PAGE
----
The Fresh Loaf

News & Information for Amateur Bakers and Artisan Bread Enthusiasts

dough relaxer?

jlewis30's picture

dough relaxer?

clazar123's picture

It is interesting to see what they have in the ingredient list. I wonder if it really does anything or just improves on the flavor so the baker is more prone to using it.

Just waiting 15 min before rolling out will make most dough wonderfully stretchier. Also, I use Kamut flour, sometimes, if I want a really stretchy dough,quickly, that i don't want to fight with.

MangoChutney's picture

It contains a list of fat, dairy, and acidifiers, which I think are all known for making baked goods more tender by interfering with the development of gluten.  Adding milk, butter, and whey to your dough would most likely do the same thing.  They've got baking soda in there, along with some acids and acid salts, to boost the leavening.  I am not sure what the purpose is for the soy flour.  Except for that, I would say that it looks like they are offering the non-wheat components of a milk-based sourdough, in powder form, plus some baking powder and some fat.  Probably the soy flour is just there to dilute the gluten proteins.

ananda's picture


If the specific function you were looking for is to relax the dough, then the key ingredient in that list is the inactive yeast.   Suas discusses this in "Advanced Breads and Pastry".

Most of the other ingredients are there for enrichment though they do soften the dough to make it more machineable.   The raising agents in the formula also break down gluten to some extent, and the acids used to mimic sourdough will break the dough down to some degree as well.

Soya flour is a standard filler for bread improvers and dough conditioners; it has a bleaching effect on the crumb, it enriches the dough to an extent; if it is enzyme active, then impacts on speed of fermentation and other reactions; and it is a mild oxidiser too.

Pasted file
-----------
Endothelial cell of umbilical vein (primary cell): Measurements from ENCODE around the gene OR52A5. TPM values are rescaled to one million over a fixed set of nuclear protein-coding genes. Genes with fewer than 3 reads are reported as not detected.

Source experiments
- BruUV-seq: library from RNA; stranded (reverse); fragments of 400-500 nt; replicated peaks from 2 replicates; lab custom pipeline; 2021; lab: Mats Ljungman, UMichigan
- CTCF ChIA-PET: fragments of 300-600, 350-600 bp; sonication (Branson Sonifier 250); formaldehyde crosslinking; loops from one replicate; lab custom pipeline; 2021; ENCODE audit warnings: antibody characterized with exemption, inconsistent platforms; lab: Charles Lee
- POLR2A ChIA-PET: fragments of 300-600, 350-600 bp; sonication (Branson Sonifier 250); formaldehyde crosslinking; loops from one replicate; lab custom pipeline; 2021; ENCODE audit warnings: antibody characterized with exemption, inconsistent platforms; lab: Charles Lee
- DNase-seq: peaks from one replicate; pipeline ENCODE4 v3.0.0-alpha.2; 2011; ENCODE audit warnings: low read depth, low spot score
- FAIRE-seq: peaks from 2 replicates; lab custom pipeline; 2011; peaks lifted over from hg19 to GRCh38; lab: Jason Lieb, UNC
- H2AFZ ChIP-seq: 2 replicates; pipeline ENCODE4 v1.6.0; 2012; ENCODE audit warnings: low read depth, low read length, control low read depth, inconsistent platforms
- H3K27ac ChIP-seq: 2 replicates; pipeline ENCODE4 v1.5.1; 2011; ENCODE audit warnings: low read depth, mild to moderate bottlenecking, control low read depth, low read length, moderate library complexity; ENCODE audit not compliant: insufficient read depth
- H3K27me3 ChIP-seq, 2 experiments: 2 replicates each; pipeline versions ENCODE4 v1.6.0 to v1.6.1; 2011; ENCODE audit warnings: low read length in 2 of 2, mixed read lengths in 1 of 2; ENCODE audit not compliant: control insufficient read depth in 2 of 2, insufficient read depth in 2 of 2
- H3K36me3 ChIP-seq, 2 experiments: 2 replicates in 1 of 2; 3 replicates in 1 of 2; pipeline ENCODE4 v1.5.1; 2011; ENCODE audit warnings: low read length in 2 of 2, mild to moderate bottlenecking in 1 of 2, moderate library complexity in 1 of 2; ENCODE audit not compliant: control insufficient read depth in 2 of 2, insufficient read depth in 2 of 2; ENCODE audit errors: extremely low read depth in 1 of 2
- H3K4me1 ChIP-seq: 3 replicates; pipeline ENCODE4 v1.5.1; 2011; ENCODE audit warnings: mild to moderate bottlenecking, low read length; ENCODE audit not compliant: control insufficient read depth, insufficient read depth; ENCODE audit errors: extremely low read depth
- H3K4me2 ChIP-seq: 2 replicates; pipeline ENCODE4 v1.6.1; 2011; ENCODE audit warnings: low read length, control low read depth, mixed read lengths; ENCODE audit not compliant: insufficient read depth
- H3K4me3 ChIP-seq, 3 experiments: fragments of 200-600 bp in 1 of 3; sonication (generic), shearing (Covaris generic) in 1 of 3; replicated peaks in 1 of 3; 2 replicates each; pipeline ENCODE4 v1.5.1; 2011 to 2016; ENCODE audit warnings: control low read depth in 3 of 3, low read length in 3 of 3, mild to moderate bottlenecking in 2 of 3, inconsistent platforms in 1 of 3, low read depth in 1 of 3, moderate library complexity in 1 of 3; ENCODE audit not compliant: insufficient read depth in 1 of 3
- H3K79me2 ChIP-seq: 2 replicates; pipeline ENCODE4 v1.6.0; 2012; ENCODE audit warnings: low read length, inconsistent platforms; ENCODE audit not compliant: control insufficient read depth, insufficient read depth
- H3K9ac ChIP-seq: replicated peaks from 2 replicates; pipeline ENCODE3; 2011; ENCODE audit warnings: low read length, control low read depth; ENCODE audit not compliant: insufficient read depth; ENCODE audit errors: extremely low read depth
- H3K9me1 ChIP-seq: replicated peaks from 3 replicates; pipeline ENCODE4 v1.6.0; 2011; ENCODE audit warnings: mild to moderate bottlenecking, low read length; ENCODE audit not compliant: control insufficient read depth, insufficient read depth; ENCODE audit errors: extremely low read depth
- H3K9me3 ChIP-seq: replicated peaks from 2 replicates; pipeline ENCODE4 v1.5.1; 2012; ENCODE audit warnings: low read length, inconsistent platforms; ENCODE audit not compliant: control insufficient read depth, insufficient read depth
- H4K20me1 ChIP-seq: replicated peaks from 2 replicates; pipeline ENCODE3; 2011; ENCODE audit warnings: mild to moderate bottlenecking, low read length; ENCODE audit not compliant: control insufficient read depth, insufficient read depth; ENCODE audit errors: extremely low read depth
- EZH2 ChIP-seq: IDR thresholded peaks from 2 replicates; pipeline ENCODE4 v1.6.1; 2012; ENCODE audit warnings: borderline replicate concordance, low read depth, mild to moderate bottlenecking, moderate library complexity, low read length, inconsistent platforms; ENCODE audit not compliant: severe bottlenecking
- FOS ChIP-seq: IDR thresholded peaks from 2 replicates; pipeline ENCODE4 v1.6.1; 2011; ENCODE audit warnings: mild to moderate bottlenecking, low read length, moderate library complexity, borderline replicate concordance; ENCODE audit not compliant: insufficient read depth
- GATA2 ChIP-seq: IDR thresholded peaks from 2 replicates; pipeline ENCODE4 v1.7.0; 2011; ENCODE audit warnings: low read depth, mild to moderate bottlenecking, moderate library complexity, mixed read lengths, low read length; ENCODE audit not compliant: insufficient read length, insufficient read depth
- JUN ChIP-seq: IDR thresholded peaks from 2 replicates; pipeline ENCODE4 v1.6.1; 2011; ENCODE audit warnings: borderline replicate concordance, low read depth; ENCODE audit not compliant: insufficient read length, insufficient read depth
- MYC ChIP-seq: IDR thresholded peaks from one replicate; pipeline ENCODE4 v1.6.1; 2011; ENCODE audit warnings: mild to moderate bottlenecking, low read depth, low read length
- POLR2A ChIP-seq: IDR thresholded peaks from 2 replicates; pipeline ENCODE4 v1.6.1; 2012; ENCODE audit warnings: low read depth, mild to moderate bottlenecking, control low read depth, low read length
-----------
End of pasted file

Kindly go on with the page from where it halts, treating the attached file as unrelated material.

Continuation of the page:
The best dough improver is......time!

Best wishes


nicodvb's picture

Hi Andy,

can you elaborate on the influence of inactive yeast on the dough, please? I use it everyday as a protein supplement, I like the taste :-)

ananda's picture

Hi Nico,

De-activated yeast behaves in much the same way as the chemical L-Cysteine di Hydrochloride, or the Protease enzyme.   The cross bonds which strengthen dough [ELASTICITY] when formed during the mixing cycle [particularly when ascorbic acid is used], known as the disulphide inter-change, begin to break down [EXTENSIBILITY] thanks to the reducer.   High speed mixing achieves the same reduction by means of the high degree of energy imparted during the mixing cycle.   Fermentation is king for BFP and doughs using pre-ferments.

All Suas appears to imply is that using de-activated yeast as the dough reducer means using natural ingredients which means a clean label on the finished product.   I don't have any experience of using de-activated yeast in this way.

Very best wishes


jcking's picture

Active Dry Yeast has a bit of dead/de-activated yeast so it too contains a reducing agent/relaxer.


MangoChutney's picture

You're making me sorry I threw away that brick of 5-year-outdated active dry yeast powder.  Obviously it was a valuable bread additive.  It certainly wasn't active any more.  *laugh*